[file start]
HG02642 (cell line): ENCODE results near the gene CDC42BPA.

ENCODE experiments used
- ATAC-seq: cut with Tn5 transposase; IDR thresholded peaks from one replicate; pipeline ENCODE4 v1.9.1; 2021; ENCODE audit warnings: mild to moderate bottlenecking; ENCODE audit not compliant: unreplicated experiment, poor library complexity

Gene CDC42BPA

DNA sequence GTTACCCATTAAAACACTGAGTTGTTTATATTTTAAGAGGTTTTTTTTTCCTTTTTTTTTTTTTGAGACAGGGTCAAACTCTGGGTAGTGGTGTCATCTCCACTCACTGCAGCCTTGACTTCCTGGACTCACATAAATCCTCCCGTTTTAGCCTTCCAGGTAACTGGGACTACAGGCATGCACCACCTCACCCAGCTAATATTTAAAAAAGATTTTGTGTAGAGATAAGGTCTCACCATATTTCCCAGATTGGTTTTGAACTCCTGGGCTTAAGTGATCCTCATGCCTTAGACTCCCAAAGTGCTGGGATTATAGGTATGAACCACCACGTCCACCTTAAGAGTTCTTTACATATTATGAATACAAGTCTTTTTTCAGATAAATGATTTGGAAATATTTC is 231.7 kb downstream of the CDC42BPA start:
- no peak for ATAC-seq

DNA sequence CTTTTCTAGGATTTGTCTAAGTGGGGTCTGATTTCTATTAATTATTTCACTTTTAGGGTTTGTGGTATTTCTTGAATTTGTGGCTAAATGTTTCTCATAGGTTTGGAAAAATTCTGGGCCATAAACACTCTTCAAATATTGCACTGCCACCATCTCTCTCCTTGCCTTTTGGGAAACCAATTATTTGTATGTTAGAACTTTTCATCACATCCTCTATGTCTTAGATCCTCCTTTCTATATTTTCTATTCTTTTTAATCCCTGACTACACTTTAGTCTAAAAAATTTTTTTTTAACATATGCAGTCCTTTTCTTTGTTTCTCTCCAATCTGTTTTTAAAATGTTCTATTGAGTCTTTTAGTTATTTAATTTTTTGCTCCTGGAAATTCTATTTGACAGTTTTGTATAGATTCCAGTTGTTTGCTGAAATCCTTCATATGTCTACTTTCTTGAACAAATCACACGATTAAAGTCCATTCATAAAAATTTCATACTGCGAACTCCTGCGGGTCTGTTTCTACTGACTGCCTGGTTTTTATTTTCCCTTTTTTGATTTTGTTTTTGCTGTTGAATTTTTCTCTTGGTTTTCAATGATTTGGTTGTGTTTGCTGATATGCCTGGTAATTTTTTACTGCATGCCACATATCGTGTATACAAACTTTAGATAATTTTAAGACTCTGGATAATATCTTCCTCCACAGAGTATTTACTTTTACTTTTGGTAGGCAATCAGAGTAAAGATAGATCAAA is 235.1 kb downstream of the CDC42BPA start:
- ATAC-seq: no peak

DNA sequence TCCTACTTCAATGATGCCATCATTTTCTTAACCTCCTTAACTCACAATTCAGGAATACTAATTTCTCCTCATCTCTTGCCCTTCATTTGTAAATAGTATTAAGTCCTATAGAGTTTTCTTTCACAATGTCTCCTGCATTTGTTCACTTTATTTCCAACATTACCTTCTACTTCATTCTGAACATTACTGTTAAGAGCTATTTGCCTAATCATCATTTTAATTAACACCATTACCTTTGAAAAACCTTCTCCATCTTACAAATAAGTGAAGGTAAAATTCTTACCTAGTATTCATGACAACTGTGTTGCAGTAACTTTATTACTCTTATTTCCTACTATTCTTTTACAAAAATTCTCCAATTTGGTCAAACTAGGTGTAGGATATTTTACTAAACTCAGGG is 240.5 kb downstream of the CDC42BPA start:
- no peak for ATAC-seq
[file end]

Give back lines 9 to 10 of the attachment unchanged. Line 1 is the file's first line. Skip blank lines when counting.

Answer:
DNA sequence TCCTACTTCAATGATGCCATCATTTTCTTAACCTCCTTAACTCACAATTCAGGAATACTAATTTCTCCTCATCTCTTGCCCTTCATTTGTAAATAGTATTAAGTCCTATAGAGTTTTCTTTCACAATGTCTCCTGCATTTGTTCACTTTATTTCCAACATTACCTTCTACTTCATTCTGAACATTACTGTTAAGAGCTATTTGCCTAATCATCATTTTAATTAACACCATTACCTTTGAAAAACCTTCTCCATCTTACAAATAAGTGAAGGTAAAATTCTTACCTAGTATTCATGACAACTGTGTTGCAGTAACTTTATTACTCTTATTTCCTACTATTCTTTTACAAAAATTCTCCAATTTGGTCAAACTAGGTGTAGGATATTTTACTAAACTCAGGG is 240.5 kb downstream of the CDC42BPA start:
- no peak for ATAC-seq